Sometimes the simplest solution is the best, but good luck getting politicians on board when the subject involves the emissions trading scheme (ETS), which was implemented by the European Union on January 1. The EU-ETS is a confounding piece of logically challenged political mumbo jumbo disguised as a lofty goal, the reduction of carbon emissions by aircraft flying to and from Europe. (The EU’s efforts to reduce aviation carbon emissions, it should be noted, are necessary because of agreements made in the signing of the Kyoto Protocol. And, countries that don’t like the ETS are free to counter with their own carbon-reduction programs, although this hasn’t happened yet, and some countries have prohibited their air carriers from complying with the ETS.)
While many provisions of the EU-ETS are needlessly complicated, what mostly upsets airlines and business jet operators is that the EU is assessing a carbon tax on the entire flight—for aircraft arriving in and departing from the participating countries—not just the portion over European airspace. The implementation is much more complex, however, and this is where most of the problems lie.
For example, participating airlines and business jet operators, if they aren’t exempt, have to account for their carbon emissions by using a complex formula that must be audited by an approved agency. That’s like lawyers being paid to advise all parties in a conflict; only the lawyers come out ahead financially.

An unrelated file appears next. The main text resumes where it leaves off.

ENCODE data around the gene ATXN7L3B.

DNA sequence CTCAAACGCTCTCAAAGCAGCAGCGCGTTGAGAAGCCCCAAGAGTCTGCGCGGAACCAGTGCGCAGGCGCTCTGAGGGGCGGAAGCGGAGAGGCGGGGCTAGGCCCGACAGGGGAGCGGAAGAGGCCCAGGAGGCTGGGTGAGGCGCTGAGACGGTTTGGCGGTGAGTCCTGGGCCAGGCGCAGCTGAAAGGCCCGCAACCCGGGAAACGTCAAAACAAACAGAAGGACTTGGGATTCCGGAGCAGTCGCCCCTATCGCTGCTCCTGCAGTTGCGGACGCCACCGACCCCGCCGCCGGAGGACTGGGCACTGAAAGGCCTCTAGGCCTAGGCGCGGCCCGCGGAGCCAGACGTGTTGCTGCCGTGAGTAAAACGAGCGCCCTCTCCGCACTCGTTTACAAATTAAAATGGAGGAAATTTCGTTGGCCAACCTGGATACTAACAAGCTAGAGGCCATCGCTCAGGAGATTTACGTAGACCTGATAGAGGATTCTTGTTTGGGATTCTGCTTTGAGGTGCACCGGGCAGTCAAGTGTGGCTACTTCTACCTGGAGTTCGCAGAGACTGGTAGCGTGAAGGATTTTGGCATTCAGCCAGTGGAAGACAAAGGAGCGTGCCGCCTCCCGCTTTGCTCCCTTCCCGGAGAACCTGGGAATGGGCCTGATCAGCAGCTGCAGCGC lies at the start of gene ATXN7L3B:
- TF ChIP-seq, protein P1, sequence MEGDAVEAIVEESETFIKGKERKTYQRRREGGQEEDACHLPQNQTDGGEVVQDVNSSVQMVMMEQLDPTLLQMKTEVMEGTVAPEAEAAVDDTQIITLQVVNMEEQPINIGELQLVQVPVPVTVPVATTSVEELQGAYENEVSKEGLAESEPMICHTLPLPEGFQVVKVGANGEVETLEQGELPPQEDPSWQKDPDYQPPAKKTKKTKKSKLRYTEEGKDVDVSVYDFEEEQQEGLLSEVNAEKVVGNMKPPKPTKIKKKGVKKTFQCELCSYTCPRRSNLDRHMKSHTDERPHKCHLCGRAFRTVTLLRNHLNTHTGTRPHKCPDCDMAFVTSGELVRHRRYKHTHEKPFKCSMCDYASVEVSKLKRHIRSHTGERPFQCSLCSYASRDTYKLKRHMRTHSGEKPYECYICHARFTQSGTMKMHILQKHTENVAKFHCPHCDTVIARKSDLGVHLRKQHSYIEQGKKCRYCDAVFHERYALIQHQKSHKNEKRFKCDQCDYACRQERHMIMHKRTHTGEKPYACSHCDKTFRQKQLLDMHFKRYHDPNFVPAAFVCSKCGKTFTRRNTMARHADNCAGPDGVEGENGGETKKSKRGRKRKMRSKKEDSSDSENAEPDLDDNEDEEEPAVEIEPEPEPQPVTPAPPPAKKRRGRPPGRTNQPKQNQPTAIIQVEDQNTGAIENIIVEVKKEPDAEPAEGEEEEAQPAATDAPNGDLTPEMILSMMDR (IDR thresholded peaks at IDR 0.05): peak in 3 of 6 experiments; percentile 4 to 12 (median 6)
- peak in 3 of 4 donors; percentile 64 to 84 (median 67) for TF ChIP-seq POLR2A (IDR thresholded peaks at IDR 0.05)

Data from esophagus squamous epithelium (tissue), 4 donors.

No one knows why the EU ministers chose such a complicated method to account for carbon emissions generated by the jets that fly into and out of European airports. There is a far simpler method that could be used, and that is to calculate the average carbon emissions based on fuel consumption, and leave it at that.
Actually, there is a much easier way to motivate anyone—airline or individual—to cut carbon emissions: raise the fuel tax. This would have a far stronger impact on encouraging reductions in emissions than the EU-ETS, and it would result in far less hair-pulling and angst, although it would put a few auditors out of work.
But that’s too simple and, sadly, politically impossible anyway. People seem to prefer complex solutions to simple problems, maybe because it looks like more is being done to fix the problem.
In fact, aviation has been on the right track for many years, with turbine engine efficiency improving by an average of one percent per year for decades and projected to continue for a few more years. Why are we wasting so much effort on the bizarre and maddening ETS?
And, will the ETS have the desired result of lowering carbon emissions? That is doubtful, given the projected growth of the world’s airlines. Already, corporate pilots are calculating how to avoid the ETS altogether, by avoiding landing at ETS participants’ airports and overflying European airspace. This avoids the need to participate in the ETS, yet may not have a beneficial effect on carbon output, especially if the avoidance maneuvers add extra distance to what might otherwise have been a relatively efficient trip.